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Retiring Rep. Howard Nielson, R-Utah, decided Thursday to turn up the heat again in his feud with nemesis Rep. Wayne Owens, D-Utah.

He declared himself "the one-man truth squad against Wayne Owens," pledging to scrutinize every public comment that Owens makes in his re-election campaign - and to cry foul loudly if he feels Owens contorts his record."For example, in the last election, Mr. Owens claimed he was a friend of small business," Nielson said. "But he is the only member of the (Utah) delegation who never at least once won the friend of small business award, and he has the lowest voting score for small business in the delegation."

A response from Owens was requested but not received.

The move is the latest in a series of attacks and counterattacks between Owens and Nielson in the past month, which have been nothing short of a Punch and Judy show.

Nielson started the slapping when he intentionally violated House rules to say Owens in previous years had refused to sign a petition - whose names are supposed to be kept secret - to allow a House floor vote on the Balanced Budget Amendment. It had been bottled up in committee.

Owens signed the petition this year, but Nielson thought Owens was taking too much credit for the bill in his press releases considering his past actions.

Owens called Nielson's attack "unprofessional." He then gained revenge by essentially stealing a bill that Nielson had worked on for years to declare the Colorado River's Westwater Canyon near Moab a "wild river," sort of a water-and-beach wilderness area.

He did that by introducing his own Westwater bill. Since Owens is a Democratic member of the Democratic-controlled House Interior and Insular Affairs Committee that will work on the issue, he is virtually assured of having his bill passed instead of Nielson's - giving him credit on the topic.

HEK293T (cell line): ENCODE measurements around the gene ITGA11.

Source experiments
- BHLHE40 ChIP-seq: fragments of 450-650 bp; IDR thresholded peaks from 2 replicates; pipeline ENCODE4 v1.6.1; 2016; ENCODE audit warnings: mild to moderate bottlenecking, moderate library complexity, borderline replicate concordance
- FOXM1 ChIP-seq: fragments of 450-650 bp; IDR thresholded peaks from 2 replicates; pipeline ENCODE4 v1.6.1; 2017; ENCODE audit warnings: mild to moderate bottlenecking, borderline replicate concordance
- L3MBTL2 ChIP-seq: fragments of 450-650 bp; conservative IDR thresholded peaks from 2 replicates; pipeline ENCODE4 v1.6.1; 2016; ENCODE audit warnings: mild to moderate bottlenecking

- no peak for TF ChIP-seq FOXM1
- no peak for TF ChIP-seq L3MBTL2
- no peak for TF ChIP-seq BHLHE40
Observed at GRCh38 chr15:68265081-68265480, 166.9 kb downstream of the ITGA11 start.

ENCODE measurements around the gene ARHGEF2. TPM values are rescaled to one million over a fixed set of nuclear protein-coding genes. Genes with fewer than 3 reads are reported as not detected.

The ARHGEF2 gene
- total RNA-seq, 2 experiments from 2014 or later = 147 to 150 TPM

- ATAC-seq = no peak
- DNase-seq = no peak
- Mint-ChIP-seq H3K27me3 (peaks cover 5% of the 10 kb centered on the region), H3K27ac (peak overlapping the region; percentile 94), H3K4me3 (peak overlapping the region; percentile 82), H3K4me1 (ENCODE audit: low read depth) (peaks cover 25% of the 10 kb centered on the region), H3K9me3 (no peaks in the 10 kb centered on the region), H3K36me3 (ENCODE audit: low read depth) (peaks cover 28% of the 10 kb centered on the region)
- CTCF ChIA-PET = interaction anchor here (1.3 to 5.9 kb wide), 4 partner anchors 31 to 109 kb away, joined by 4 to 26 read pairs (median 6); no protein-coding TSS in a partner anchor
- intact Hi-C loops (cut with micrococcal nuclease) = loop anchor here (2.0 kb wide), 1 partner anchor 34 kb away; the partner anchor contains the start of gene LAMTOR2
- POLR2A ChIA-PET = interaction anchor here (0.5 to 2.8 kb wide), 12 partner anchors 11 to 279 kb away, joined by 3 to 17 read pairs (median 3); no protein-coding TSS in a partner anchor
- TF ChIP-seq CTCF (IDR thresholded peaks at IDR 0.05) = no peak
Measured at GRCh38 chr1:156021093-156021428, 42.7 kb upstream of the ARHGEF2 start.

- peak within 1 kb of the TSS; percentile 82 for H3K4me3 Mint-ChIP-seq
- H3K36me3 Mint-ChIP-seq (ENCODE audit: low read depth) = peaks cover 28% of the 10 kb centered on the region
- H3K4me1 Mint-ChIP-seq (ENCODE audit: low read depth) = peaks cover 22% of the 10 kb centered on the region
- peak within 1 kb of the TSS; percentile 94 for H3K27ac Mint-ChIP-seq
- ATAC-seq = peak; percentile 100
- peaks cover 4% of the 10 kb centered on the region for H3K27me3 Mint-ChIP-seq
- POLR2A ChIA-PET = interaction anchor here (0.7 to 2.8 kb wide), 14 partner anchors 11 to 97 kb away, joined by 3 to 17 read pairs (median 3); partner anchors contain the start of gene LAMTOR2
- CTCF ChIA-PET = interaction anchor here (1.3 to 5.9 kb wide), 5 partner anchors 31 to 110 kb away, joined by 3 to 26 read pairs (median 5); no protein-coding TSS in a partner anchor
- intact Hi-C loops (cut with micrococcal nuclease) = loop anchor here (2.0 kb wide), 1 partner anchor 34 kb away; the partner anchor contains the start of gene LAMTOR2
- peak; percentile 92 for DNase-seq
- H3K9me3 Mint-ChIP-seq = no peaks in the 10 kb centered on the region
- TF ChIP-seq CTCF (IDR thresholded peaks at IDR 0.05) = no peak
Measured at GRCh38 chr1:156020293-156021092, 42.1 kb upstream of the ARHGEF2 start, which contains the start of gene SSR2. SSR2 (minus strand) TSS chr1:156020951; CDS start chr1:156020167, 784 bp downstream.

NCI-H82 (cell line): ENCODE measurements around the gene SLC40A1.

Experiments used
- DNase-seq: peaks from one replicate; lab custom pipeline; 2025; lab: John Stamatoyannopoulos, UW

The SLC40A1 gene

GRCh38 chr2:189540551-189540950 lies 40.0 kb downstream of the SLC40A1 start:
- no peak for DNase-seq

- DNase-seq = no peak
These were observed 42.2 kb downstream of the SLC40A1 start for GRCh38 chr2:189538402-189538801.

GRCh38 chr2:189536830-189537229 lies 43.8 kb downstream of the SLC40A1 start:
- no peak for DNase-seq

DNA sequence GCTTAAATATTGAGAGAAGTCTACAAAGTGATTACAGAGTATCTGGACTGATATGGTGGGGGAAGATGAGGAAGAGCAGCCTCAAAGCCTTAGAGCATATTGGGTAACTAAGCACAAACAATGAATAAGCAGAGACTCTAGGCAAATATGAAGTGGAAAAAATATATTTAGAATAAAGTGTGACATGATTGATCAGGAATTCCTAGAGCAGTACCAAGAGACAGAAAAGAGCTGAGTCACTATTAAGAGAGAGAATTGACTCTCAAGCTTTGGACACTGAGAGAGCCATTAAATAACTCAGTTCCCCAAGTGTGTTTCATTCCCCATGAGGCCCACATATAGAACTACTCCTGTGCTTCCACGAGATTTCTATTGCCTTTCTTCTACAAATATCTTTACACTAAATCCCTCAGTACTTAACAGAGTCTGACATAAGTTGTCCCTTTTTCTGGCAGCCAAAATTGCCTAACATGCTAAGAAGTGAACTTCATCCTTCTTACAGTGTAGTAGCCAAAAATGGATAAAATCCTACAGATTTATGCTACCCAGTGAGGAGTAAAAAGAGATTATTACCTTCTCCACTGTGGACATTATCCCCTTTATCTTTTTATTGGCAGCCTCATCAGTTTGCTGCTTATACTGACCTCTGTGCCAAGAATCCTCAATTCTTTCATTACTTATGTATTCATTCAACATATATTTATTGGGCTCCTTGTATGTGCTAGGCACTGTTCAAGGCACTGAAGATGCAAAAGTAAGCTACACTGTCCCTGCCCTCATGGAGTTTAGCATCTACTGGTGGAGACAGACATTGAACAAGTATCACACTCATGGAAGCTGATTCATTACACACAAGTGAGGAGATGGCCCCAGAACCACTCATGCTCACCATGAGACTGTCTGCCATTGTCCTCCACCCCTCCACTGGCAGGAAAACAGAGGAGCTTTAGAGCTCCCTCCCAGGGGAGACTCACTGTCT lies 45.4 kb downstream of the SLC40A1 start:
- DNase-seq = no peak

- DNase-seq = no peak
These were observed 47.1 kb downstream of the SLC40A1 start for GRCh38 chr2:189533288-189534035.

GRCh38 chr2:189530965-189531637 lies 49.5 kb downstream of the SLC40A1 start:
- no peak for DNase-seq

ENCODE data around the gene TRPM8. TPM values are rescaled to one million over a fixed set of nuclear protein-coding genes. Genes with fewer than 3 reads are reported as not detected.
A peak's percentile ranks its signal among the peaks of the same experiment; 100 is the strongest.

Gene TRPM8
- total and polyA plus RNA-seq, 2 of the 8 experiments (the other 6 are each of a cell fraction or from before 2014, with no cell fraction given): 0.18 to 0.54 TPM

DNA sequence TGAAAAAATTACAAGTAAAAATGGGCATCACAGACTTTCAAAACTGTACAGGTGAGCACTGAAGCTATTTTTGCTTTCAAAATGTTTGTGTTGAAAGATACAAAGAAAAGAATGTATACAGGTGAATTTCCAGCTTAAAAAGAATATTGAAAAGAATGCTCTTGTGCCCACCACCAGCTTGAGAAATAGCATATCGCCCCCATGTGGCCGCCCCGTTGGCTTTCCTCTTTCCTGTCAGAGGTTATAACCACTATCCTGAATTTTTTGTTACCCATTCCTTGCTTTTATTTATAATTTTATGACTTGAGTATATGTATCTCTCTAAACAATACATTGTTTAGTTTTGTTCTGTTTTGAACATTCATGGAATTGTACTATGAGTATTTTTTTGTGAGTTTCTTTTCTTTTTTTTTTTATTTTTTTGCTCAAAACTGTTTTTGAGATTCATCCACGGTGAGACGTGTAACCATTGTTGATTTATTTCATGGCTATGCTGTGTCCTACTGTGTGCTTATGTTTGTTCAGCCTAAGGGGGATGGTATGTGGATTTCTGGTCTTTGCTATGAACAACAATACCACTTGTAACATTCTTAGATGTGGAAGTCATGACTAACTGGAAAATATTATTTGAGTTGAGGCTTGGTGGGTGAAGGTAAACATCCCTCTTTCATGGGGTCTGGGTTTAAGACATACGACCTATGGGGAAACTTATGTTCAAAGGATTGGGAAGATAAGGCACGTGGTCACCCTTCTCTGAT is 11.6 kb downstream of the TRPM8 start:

Owens introduced that bill just moments after Nielson left the country last week for a trade mission in Iraq - so Nielson himself couldn't respond to it, although his staff called it "a stab in the back."

Back in the country this week, Nielson called Owens' action "petty" - then announced he is forming his one-man truth squad as his retaliation.

"I have a long and excellent memory about what has happened back here," said Nielson, a former statistics professor who is retiring from Congress this year. "I feel very comfortable in matching my memory against Wayne's."

He added that since he intentionally violated rules to "blow the whistle" on Owens about the Balanced Budget Amendment, research by his staff showed Owens had revealed his stand himself anyway. So Nielson says now he technically did not violate rules, but wouldn't mind doing so to reveal Owens' actions.

"Wayne says it is unprofessional of me to tell the truth," Nielson said. "I don't like hypocrisy. And to sponsor a bill (the balanced budget amendment) but not allow a vote on it is hypocrisy."

Owens has said he did not previously sign the discharge petition to bring the amendment to a floor vote because House leadership had promised committee hearings and action.

Nielson said most of his "truth-squad" activity will wait until after the Republican primary is decided on Sept. 11.

When Nielson was asked if the feud is making it difficult for the delegation to work together on important bills, Nielson said the only major bill he is still working on with Owens is to raise the debt ceiling on the Central Utah Project to allow its completion.

"It has to pass this year. It is so important that we will all put our personal feelings aside for it," he said.

He adds, ironically, that he personally likes Owens, finds him to be a gentleman and notes Owens even sent Nielson's wife flowers when she was recently in the hospital. "He is a nice guy. I just don't like his voting record," Nielson said.

Likewise, Owens has praised Nielson for being astute and hard-working - but said every six months or so Nielson feels the need to attack him unprofessionally. So Owens said he wanted to show Nielson he must pay a price for that.